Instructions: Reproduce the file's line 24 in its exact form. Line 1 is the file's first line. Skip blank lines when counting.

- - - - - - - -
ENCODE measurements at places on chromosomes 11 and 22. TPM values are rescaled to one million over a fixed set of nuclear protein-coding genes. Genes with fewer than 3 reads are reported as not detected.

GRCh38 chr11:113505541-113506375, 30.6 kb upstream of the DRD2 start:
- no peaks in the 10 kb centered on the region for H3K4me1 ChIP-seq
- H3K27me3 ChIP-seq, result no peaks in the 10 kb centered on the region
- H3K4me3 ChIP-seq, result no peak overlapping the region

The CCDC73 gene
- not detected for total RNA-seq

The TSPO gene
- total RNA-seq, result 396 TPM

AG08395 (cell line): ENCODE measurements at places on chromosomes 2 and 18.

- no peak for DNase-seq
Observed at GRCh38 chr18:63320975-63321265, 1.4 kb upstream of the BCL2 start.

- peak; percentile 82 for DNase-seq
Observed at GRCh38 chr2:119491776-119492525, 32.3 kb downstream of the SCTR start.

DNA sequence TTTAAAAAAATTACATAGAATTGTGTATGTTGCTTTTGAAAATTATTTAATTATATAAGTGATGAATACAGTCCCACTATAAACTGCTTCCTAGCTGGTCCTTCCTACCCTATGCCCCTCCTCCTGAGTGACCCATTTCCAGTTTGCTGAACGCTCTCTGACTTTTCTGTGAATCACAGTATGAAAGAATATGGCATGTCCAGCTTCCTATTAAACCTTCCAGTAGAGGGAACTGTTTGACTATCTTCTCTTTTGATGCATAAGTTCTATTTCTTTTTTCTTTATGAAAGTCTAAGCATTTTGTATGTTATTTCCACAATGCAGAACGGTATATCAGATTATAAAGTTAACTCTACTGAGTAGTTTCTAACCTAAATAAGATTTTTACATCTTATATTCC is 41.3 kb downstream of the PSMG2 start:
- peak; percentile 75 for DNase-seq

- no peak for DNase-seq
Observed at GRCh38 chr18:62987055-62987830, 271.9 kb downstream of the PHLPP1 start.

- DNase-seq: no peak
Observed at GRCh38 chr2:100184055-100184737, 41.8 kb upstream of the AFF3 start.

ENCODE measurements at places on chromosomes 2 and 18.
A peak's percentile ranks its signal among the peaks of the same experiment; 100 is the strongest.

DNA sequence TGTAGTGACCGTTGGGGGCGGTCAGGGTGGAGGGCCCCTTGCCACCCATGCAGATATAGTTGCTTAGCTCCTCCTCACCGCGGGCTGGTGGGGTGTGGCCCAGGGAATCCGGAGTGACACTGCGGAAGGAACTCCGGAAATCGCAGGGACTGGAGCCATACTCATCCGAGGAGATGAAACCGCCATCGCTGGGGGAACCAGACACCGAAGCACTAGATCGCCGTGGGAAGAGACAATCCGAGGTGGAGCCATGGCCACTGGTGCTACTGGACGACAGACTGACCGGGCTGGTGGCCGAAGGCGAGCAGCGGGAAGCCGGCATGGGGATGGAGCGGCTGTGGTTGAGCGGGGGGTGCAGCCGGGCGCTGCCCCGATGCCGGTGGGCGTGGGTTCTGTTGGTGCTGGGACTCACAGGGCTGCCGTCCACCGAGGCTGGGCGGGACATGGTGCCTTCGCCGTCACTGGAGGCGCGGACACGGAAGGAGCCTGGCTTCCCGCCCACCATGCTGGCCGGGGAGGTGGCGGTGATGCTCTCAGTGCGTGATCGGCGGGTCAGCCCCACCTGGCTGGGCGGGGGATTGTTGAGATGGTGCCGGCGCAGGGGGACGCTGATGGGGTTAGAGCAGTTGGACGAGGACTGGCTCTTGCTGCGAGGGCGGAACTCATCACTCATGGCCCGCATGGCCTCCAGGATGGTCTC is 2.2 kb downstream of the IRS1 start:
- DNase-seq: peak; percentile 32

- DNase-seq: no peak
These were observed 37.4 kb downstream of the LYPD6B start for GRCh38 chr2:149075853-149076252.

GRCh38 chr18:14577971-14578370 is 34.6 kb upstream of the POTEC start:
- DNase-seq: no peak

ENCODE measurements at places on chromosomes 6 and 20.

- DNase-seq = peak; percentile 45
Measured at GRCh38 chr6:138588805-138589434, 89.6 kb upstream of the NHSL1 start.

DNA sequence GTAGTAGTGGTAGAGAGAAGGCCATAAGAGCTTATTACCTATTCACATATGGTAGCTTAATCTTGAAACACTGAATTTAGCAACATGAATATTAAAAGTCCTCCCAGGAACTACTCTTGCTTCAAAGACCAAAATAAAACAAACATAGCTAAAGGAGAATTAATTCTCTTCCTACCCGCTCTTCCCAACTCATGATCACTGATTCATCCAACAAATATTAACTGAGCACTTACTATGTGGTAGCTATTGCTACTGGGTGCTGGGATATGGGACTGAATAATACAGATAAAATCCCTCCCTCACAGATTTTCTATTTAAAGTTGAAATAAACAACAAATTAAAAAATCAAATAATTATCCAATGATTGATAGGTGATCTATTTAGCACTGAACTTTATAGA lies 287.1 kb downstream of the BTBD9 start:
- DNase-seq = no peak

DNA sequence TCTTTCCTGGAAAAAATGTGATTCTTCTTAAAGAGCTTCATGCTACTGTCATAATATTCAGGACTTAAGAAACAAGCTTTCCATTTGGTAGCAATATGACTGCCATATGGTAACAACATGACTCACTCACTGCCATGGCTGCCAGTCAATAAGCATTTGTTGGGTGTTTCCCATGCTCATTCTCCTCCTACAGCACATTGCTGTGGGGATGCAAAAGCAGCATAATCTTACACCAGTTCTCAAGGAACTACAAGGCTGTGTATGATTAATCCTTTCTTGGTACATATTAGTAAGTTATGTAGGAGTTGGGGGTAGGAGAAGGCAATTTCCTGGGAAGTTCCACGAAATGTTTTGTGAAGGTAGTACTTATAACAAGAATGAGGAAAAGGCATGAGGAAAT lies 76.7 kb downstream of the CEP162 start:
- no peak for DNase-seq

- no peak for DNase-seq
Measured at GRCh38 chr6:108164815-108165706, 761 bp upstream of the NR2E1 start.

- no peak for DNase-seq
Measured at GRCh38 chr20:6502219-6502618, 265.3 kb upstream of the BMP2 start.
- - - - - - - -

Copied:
- DNase-seq: peak; percentile 32